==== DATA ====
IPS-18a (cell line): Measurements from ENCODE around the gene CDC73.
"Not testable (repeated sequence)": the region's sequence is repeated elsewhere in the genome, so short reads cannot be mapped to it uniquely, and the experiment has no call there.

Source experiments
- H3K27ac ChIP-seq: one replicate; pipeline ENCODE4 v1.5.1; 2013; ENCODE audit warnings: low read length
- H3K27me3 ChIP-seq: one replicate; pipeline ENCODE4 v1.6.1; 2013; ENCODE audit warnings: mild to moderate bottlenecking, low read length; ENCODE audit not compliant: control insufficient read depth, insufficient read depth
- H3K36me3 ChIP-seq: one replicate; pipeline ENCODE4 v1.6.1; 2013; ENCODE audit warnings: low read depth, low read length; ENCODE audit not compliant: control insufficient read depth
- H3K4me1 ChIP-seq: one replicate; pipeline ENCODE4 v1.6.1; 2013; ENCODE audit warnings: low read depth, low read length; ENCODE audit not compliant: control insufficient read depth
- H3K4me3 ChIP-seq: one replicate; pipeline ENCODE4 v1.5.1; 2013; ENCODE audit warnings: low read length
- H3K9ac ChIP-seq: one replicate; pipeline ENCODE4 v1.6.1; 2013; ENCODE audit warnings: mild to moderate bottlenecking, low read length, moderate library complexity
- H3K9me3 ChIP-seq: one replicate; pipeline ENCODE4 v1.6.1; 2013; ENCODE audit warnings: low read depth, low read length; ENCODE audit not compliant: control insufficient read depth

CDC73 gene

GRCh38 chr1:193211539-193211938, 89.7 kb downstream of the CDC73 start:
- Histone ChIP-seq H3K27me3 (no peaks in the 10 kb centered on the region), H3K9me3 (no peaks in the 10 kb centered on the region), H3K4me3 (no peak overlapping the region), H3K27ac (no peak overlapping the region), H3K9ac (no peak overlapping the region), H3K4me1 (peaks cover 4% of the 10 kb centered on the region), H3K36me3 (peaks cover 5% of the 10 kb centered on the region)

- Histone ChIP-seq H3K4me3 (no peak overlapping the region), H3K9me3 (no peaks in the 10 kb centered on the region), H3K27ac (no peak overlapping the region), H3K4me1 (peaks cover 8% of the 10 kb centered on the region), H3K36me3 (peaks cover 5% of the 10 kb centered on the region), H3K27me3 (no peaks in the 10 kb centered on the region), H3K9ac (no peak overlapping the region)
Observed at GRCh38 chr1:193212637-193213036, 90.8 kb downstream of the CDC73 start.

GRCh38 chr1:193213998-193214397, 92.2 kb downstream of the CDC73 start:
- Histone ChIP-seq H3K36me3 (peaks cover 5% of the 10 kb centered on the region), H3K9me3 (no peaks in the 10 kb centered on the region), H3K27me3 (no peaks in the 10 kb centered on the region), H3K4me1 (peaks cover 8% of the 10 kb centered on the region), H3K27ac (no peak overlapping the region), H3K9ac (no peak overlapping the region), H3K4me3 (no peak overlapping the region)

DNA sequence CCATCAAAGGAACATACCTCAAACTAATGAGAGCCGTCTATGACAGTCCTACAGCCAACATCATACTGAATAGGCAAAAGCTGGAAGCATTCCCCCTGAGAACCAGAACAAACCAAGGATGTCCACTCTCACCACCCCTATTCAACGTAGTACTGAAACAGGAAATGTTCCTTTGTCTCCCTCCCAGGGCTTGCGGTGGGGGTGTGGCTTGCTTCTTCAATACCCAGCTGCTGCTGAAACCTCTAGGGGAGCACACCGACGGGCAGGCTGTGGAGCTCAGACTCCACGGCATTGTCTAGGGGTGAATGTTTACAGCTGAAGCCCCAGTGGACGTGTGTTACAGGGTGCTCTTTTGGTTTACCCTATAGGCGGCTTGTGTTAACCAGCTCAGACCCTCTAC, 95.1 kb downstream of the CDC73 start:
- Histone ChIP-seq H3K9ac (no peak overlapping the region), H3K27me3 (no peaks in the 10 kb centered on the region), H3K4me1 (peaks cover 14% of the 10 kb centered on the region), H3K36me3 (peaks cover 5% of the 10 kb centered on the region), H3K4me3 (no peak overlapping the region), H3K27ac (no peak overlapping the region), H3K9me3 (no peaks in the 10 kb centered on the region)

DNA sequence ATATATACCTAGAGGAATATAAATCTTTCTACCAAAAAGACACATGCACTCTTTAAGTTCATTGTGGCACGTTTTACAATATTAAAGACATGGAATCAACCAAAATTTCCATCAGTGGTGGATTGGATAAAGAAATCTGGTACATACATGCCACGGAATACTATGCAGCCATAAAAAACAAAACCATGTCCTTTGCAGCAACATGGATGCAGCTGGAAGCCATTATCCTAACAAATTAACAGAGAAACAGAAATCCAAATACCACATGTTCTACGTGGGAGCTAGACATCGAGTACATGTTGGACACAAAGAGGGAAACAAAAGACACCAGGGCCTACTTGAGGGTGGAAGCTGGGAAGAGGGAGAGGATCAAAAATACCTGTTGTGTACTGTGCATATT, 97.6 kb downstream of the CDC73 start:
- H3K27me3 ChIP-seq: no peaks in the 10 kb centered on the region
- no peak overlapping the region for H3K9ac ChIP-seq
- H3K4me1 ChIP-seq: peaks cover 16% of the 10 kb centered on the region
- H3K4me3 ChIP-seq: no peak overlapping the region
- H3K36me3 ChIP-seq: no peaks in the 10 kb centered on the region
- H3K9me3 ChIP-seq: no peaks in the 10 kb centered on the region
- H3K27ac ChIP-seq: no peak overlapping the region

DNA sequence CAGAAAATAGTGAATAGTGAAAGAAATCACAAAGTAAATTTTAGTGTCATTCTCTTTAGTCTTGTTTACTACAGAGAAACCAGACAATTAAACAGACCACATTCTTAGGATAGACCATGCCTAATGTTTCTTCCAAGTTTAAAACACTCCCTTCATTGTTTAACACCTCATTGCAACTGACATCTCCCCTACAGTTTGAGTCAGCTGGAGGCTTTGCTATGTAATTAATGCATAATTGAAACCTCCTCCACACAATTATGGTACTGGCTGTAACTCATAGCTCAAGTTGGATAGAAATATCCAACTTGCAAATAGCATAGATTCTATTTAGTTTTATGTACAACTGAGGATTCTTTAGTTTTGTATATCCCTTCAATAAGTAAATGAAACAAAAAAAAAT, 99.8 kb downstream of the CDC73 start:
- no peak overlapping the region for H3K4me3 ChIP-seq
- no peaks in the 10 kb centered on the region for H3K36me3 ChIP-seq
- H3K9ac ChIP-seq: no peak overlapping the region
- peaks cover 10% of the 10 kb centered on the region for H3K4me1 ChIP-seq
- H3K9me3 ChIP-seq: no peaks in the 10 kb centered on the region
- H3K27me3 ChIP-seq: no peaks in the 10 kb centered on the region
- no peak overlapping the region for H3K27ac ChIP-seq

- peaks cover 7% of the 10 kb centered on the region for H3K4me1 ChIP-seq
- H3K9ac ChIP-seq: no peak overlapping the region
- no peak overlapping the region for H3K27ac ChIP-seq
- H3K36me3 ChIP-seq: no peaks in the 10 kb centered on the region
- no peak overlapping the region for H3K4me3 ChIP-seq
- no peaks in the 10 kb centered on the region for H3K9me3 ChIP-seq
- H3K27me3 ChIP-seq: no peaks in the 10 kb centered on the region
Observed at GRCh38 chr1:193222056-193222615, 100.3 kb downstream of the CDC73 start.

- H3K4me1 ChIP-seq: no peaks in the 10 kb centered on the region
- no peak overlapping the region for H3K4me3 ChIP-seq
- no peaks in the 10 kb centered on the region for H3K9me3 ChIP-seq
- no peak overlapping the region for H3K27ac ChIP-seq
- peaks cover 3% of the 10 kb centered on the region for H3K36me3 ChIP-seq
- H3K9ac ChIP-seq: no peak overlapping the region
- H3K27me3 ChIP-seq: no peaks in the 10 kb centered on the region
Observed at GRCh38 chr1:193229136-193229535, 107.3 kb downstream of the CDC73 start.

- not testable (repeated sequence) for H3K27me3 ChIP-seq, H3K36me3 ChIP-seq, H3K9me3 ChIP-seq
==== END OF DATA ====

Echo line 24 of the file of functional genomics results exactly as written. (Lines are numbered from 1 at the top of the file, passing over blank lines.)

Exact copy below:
- H3K4me3 ChIP-seq: no peak overlapping the region